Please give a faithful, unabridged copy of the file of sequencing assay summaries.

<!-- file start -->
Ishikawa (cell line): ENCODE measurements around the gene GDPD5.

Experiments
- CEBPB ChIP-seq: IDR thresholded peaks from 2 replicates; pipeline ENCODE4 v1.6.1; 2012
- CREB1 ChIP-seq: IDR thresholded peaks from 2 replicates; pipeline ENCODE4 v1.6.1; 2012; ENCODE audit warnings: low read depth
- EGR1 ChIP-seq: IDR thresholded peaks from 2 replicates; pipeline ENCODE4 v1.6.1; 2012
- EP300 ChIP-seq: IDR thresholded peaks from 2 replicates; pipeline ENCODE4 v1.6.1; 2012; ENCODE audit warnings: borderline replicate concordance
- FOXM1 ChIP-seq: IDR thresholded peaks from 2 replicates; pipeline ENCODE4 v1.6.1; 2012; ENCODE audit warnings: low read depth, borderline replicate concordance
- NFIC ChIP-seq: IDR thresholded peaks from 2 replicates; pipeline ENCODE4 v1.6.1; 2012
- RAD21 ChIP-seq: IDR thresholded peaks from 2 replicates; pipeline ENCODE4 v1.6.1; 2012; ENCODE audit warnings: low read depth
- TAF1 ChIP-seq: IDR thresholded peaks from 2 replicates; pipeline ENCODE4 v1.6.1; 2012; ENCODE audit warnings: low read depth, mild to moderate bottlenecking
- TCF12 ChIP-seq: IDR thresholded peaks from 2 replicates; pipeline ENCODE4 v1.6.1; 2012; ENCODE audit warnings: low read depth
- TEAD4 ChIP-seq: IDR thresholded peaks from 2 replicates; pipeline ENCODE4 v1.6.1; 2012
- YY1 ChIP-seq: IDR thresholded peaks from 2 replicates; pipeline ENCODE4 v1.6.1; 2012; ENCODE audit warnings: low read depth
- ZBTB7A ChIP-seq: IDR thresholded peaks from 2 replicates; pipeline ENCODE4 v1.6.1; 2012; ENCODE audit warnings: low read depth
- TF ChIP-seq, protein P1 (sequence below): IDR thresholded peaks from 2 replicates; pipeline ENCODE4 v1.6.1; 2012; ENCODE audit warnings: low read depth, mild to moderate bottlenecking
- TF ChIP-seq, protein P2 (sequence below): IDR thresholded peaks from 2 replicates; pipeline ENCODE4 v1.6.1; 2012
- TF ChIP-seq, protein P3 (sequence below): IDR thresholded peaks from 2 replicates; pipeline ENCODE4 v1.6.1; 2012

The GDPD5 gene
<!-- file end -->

Ishikawa (cell line): ENCODE measurements around the gene GDPD5.

Experiments
- CEBPB ChIP-seq: IDR thresholded peaks from 2 replicates; pipeline ENCODE4 v1.6.1; 2012
- CREB1 ChIP-seq: IDR thresholded peaks from 2 replicates; pipeline ENCODE4 v1.6.1; 2012; ENCODE audit warnings: low read depth
- EGR1 ChIP-seq: IDR thresholded peaks from 2 replicates; pipeline ENCODE4 v1.6.1; 2012
- EP300 ChIP-seq: IDR thresholded peaks from 2 replicates; pipeline ENCODE4 v1.6.1; 2012; ENCODE audit warnings: borderline replicate concordance
- FOXM1 ChIP-seq: IDR thresholded peaks from 2 replicates; pipeline ENCODE4 v1.6.1; 2012; ENCODE audit warnings: low read depth, borderline replicate concordance
- NFIC ChIP-seq: IDR thresholded peaks from 2 replicates; pipeline ENCODE4 v1.6.1; 2012
- RAD21 ChIP-seq: IDR thresholded peaks from 2 replicates; pipeline ENCODE4 v1.6.1; 2012; ENCODE audit warnings: low read depth
- TAF1 ChIP-seq: IDR thresholded peaks from 2 replicates; pipeline ENCODE4 v1.6.1; 2012; ENCODE audit warnings: low read depth, mild to moderate bottlenecking
- TCF12 ChIP-seq: IDR thresholded peaks from 2 replicates; pipeline ENCODE4 v1.6.1; 2012; ENCODE audit warnings: low read depth
- TEAD4 ChIP-seq: IDR thresholded peaks from 2 replicates; pipeline ENCODE4 v1.6.1; 2012
- YY1 ChIP-seq: IDR thresholded peaks from 2 replicates; pipeline ENCODE4 v1.6.1; 2012; ENCODE audit warnings: low read depth
- ZBTB7A ChIP-seq: IDR thresholded peaks from 2 replicates; pipeline ENCODE4 v1.6.1; 2012; ENCODE audit warnings: low read depth
- TF ChIP-seq, protein P1 (sequence below): IDR thresholded peaks from 2 replicates; pipeline ENCODE4 v1.6.1; 2012; ENCODE audit warnings: low read depth, mild to moderate bottlenecking
- TF ChIP-seq, protein P2 (sequence below): IDR thresholded peaks from 2 replicates; pipeline ENCODE4 v1.6.1; 2012
- TF ChIP-seq, protein P3 (sequence below): IDR thresholded peaks from 2 replicates; pipeline ENCODE4 v1.6.1; 2012

The GDPD5 gene